Last chance to comment on NVTP!
After considering all the comments in the scoping phase, and with feedback from their Interdisciplinary Team, the US Forest Service has released the Draft Environmental Assessment for the “North Valley Trails Project.”
The Gunnison Ranger District welcomes your review and feedback on the Draft Environmental Assessment for the NVTP. This will be your last chance to comment before the plan is officially adopted by the Forest Service.
Comments are due by May 1, 2023, and we need YOU to voice your thoughts and concerns to the District/GMUG. If you’re not sure what to say, you are welcome to use any of CBMBA’s official comments below, or email firstname.lastname@example.org for a list of abridged, suggested comments. Please direct any questions about the process or proposal to email@example.com.
USFS North Valley Trails Project page (the Forest Service’s landing page for the project with all the details) https://www.fs.usda.gov/project/?project=61177
Instructions on how to comment can be found Here
We at CBMBA are so grateful for the Gunnison Ranger District and the GMUG’s continued diligence in working tirelessly to continue this process in such a timely manner. We are appreciative of the process itself, and were very pleased to see the considerations and additions made to the Draft EA. We are so very grateful that so much public comment in the scoping phase was well heard and reconsidered for this next step in the NEPA process. We are confident and hopeful that the next steps will ultimately produce a decision that suits the best needs of the people, the forest, and the resource itself.
Overall, CBMBA appreciates the thorough analysis and context for each of the trails included in the proposed action. We believe the 14.3 miles of proposed trails, and 5.8 miles of decommissioned trail will have a positive impact on the resource and we are proud to employ our full time (seasonal) trail care and stewardship crew, the Crested Butte Conservation Corps (CBCC), to provide the needed monitoring and maintenance on the entire network to ensure lasting sustainability. Several comments throughout the assessment note that there is an existing backlog or deferred maintenance concern. Though there is a current backlog on the District, we have worked with the District to identify and evaluate those concerns in this area of scoping, and our full time seasonal crews have the capacity to manage, maintain, and monitor not just the proposed trails here, but the entire scoping area itself. We work alongside the District to partner in this capacity. We are proud to have the CBCC present and on the ground to be able to sustainably and responsibly care for the network. CBMBA is 40 years old this year. The CBCC is going into its seventh season. We are here for the long haul, and hope to be considered a steadfast and worthy partner that the District and other stakeholders can count on.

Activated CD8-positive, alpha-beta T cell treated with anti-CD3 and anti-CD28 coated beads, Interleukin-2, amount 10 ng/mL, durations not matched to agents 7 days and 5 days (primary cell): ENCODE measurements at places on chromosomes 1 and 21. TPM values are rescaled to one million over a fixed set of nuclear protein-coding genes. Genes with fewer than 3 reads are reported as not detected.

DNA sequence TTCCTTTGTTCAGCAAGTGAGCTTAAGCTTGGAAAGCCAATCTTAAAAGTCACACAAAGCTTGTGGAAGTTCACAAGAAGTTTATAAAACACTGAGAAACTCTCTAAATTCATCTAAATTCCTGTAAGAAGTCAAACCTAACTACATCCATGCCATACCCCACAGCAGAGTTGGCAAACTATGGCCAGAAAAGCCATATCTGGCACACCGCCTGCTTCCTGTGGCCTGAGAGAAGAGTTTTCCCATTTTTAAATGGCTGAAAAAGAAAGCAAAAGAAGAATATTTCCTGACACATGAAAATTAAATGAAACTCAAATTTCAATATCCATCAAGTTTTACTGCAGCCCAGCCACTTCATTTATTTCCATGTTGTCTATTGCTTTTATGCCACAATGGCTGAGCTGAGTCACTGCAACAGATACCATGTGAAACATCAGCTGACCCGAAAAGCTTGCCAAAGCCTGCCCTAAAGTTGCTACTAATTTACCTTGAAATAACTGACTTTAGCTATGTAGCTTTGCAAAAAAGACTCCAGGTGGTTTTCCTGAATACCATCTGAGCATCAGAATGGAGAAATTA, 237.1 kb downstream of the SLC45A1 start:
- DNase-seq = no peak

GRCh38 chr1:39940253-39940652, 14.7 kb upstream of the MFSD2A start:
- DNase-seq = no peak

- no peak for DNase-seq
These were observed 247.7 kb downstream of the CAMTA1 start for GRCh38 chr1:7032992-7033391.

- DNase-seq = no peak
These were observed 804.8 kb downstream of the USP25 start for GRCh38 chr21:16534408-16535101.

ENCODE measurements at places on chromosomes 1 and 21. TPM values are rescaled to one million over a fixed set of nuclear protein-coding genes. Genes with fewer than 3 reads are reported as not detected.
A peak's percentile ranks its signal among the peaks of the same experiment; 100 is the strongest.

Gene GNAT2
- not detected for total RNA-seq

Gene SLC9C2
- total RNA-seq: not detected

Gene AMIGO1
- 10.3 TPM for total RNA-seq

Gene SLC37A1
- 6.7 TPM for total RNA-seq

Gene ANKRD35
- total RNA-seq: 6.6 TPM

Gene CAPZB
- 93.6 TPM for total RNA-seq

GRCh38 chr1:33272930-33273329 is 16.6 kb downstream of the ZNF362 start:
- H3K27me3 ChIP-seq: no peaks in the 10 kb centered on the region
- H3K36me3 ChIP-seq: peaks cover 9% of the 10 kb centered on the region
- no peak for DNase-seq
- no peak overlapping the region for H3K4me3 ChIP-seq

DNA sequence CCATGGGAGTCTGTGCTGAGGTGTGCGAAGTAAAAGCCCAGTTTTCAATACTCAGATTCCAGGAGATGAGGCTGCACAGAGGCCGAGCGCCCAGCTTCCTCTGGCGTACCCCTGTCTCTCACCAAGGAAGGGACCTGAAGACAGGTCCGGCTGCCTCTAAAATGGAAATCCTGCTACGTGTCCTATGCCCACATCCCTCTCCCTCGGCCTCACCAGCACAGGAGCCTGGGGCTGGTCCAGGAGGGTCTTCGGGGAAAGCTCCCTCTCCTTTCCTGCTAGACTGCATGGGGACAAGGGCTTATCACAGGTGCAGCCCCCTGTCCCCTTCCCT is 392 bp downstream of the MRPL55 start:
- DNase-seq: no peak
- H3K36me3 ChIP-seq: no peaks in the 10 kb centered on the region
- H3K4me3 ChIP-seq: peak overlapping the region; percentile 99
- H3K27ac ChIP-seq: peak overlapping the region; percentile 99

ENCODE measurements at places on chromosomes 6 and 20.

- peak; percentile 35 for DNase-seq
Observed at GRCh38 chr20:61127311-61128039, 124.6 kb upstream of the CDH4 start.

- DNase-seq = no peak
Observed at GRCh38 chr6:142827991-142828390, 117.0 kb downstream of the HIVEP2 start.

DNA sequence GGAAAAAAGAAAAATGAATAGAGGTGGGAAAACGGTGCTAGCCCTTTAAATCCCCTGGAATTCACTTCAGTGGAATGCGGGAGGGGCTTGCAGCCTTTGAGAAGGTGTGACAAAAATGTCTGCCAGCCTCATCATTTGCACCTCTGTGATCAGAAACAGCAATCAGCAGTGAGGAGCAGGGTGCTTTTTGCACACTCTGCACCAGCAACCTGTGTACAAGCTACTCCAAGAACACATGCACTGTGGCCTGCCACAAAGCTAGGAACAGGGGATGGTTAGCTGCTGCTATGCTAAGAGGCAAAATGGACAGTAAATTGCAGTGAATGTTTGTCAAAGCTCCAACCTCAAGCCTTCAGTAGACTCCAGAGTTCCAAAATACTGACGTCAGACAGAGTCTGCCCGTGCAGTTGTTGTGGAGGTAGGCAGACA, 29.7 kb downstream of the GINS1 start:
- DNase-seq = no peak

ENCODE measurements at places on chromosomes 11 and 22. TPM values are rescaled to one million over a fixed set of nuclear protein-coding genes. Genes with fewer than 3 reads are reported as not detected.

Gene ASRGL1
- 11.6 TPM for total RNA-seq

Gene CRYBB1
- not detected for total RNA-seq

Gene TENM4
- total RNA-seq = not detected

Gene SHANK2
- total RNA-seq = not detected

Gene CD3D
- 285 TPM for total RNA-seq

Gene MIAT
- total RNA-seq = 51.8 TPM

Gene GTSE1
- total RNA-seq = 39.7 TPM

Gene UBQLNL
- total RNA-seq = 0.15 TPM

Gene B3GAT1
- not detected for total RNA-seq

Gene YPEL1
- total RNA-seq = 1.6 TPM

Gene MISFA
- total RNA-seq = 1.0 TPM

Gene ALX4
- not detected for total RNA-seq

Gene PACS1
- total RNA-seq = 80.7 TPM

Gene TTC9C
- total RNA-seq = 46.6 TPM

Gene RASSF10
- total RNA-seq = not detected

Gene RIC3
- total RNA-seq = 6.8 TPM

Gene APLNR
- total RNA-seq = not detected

There are also many concerns and comments around ‘safety drivers’ on some of the proposed trails. We do not agree with the findings of ‘no safety driver’ around the Upper Upper to Brush Creek Trail, Strand Bonus to 409, Teo Extension, Reno Divide, and Upper Cement to Crystal Trails. Increased use, specifically in regard to UTV’s and higher motorized speeds is very much a growing and increasing concern for non-motorized users. Proper planning and separation of uses is an immediate safety driver and we hope that looking to a growing population, increased use, and higher speeds will be considered as a ‘need for the proposal’.
After additional review and consideration of certain trail-specific information contained in the draft EA, CBMBA is supportive of several ‘Option 2’ suggestions, as you will see below. We agree with IDT findings and analysis on proposed trails #1, 5, 6, and 10, and are grateful for the input and efforts of the IDT to further refine those proposed actions.